We park near the new aquatics complex and Eitan and I go for a run along Blackstone Boulevard. Haven't done that in 25 years. Along the route, we pass maybe 10 houses I painted in 1987-88, each bringing back some weird memory of a different era. That's where the 40 ft ladder went through a front window; over there is where a gallon of paint spilled on the manicured lawn.

We tour campus which is beautiful and new.  Our guide, a 'rising' Senior, studies computer science and the classics and digitally mapped ancient Rome for a class project; he is also the reigning campus drag queen.  We pass Sayles and Faunce Halls, The Rockefeller Library, Sci Li, Keeney Quad and Wayland Arch. All as familiar as yesterday.

Eitan nervous about the camp but his blank stair gives little away.  His quarter inch haircut makes him look English. And kinda mean.

Wednesday, July 6

Buzz Cut

Summer look
Eitan cuts his hair. It is unclear Why, but I admit it is different. Nothing is uncool if you are a 15 year old. I did it for swimming around the same age.

We prepare for our evening departure to the USA. Sonnet in full execution mode. I and the kids have our marching orders and we will be out the door at 15h40.00 sharp.


Court 1
Sonnet and I attend Wimbledon, one of the great true pleasures of living in London. The All England Club's 19 tournament grass courts are enclosed on private grounds surrounded by trees, council blocks and mansion houses. Enthusiasts sleep over-night in tents then queue for hours for a chance at tickets. A banked hill, sometimes called Henmen Hill, offers a gathering place to watch the Centre Court action on an enormous jumbotron. It is a festive celebration of tennis and wealth; everybody happy and healthy. The world's problems a million miles away.

The Chilcot Report on the Iraq invasion and war released after long delay. 

Sunday, July 3

Dog's Breakfast

Rusty don't care
As the political farce escalates from "House Of Cards" to "Game Of Thrones", I and Britain are left to ponder: Who is running this show ? We have entered George W territory : action without plan. And the UK has none : the Brexiteers are already back-peddling on the promises and mis-representations they sold the country. NHS windfall of £350m a month ? No. Reduced immigration ? Nope. Better or at leaset equal trade with the EU ? Dream on.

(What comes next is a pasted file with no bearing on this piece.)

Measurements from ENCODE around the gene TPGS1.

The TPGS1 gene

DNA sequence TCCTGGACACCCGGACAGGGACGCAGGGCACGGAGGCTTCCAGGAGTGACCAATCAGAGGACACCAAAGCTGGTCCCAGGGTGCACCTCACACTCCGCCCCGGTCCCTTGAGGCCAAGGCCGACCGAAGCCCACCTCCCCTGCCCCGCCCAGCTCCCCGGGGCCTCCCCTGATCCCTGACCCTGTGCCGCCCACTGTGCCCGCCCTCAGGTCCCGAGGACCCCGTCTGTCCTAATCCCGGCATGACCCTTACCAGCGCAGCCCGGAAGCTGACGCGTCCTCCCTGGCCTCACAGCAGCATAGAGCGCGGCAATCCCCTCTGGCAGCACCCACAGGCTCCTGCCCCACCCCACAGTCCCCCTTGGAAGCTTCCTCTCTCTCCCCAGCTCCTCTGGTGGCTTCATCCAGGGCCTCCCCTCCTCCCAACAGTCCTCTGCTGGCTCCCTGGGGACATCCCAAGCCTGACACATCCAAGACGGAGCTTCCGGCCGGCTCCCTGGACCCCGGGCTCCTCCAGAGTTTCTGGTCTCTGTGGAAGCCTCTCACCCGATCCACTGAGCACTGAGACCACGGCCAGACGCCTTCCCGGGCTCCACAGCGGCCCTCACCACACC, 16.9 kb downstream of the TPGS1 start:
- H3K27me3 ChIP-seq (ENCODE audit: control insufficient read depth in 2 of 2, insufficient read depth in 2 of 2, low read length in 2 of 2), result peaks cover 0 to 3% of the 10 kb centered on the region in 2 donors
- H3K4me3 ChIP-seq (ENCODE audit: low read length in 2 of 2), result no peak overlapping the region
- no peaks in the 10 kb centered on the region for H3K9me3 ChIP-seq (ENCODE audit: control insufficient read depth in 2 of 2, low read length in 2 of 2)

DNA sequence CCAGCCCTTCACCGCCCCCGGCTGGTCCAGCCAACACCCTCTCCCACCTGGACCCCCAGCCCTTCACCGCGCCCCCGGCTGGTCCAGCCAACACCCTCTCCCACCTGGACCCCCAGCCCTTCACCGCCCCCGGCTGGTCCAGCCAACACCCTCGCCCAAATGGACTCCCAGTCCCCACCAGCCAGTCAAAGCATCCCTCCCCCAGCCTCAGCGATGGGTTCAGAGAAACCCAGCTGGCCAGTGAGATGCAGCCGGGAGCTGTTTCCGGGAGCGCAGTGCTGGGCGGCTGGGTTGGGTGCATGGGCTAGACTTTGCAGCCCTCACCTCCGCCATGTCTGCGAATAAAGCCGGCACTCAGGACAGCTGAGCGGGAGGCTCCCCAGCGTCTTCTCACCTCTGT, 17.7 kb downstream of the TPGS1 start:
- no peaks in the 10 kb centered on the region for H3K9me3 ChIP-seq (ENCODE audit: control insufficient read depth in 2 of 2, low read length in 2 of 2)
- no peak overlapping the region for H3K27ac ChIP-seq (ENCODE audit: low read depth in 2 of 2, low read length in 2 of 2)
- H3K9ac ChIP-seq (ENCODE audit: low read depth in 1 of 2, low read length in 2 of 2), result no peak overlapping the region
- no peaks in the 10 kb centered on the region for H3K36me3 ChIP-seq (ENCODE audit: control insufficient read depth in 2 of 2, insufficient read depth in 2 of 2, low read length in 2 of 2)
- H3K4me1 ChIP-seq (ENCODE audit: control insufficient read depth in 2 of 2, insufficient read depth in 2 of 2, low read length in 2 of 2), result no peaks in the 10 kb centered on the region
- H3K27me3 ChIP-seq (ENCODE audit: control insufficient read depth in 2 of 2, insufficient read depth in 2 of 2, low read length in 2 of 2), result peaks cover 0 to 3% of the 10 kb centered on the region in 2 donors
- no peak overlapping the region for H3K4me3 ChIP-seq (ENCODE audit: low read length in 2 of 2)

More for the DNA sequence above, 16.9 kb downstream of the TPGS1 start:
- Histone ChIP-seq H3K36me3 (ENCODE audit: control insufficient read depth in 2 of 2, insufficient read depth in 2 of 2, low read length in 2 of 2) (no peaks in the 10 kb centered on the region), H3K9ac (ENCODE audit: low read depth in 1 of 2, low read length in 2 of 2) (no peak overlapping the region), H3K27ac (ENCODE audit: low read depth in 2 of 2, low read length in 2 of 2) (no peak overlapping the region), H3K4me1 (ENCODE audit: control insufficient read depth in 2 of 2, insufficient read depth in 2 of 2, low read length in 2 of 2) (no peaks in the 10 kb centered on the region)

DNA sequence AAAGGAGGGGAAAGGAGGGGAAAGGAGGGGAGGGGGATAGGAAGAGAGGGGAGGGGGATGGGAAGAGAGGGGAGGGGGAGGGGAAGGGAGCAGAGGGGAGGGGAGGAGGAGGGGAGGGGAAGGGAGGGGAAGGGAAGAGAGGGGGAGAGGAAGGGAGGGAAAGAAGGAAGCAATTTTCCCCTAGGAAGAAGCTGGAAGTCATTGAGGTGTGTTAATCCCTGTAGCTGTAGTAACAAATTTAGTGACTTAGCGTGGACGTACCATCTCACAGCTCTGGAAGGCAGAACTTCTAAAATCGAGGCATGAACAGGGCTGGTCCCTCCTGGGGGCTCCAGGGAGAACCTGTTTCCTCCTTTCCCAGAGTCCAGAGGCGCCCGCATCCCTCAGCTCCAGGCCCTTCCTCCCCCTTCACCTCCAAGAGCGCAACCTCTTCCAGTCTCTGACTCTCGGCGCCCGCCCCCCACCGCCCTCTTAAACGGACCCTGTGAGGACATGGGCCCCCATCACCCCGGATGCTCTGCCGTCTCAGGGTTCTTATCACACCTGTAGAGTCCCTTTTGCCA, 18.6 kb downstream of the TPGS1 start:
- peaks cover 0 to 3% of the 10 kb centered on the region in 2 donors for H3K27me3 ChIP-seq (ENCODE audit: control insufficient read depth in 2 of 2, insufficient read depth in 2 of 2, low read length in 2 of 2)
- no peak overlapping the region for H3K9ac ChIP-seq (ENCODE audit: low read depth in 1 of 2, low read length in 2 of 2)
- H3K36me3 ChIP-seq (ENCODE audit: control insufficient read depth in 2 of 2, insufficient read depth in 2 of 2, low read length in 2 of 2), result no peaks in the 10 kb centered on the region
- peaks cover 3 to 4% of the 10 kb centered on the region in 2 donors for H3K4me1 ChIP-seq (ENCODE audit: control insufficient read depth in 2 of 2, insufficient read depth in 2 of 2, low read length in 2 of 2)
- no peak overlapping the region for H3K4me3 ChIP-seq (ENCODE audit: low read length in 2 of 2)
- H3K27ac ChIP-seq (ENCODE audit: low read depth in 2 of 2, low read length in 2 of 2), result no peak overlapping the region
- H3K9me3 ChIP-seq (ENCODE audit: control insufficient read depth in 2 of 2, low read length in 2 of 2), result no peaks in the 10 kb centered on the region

70 years of post-War integration to be renegotiated piecemeal - consider the wasted time that could be spent on something else. Anything else.

David Cameron will be remembered for his fantastic own goal, possibly ending the UK, certainly negating all the positives he has delivered covering gay marriage to the country's return to economic prosperity and even the Scottish referendum.

And Labour ? How on earth did the shadow government who supported the EU get Jeremy Corbyn, a disgrace to the working classes Labour meant to represent ? This jackass did Zero to promote his party line and his constituents, who instead voted Brexit, will likely suffer the most.  Certainly more than the hedge fund capitalists and Mayfair jet set. Corbyn has to go, but he doesn't so it will happen for him. Good riddance.

If anything, these Brits are pragmatic but these are testing times.

Every nation gets the government it deserves.
--Alexis de Tocqueville

Madeleine Is DDG

The kid is fabulous, what more can I say ? Teachers love her enthusiasm in class and her dedication to her work (top marks on year-end exams); scholar athlete ranked in the UK top 130 in the 800 meters. Excellent friends who are the eccentrics and unusuals, kids I rate.  14 years old.  I could not be more proud of this young woman.

Michael Gove

You dick!
--Jeff Spicoli

Saturday, July 2

Yo G

Wimbledon has started and that can only mean one thing: Rain. In fact this has been one of the worst summers I can remember, wet dreary weather day in, day out. As I tell my friends: "We choose to live here."

Sonnet and I find ourselves without kids. Madeleine with boyfriend Ben (nice kid, firm handshake) and Eitan to a party. We go to yoga, followed by dinner in front of the TV, dog at our feet. Red wine rolls me into bed. Pretty much perfect Friday evening.

Eitan is now 6 foot even and Madeleine 5-6.  The boy never really stops eating, or relaxing, when he is in the house. Growing is hard work.

Madeleine returns from a track meet running a 2:25 for the 800, same time last three outings at this distance. She craves improvement.

We text:
Madeleine: Yo g can you send me the 24 you owe me from the weekend g?
Me: Done g
Madeleine: Thanks g
Me: You bet g

Anchorage Reunion

Laura and Heather doing a tour of Europe as Curtis (Heather's husband) concludes a sanskrit conference in Oslo. Curtis, who received a free-ride Harvard PhD on the subject, is a professor at Univ of Virginia and at the very top of his niche field of Hinduism, Buddhism and Jainism study. He tells me the conference was a real geek fest. I bet. Curtis made his name discovering a 12h Century Hindu poet who had been lost across the ages and languages.

Curtis and I discuss the Buddhist caves of Beziklik, which Sonnet and I visited in '97, in Central Asia on the northern edge of the Taklakan Desert.

Laura and Heather, meanwhile, grew up with Sonnet in Alaska as teenagers. Their father an IBM salesmen who was stationed in Anchorage for six years before returning to the Lower 48. They attended the alternative secondary school, Steller High, which attracted the eccentrically smart or oddly misplaced (school tagline: "based on the philosophy of responsible freedom, personal initiative, and individualized education").

Today Laura is a primary grade teacher at Manhattan County School on 85th and Columbus, across the street from my 2nd NYC apartment. The school founded in 1966 during the Civil Rights era as an independent progressive school with equality, social justice, and diverse community and from the inspiration of Martin Luther King, Jr. It all fits together.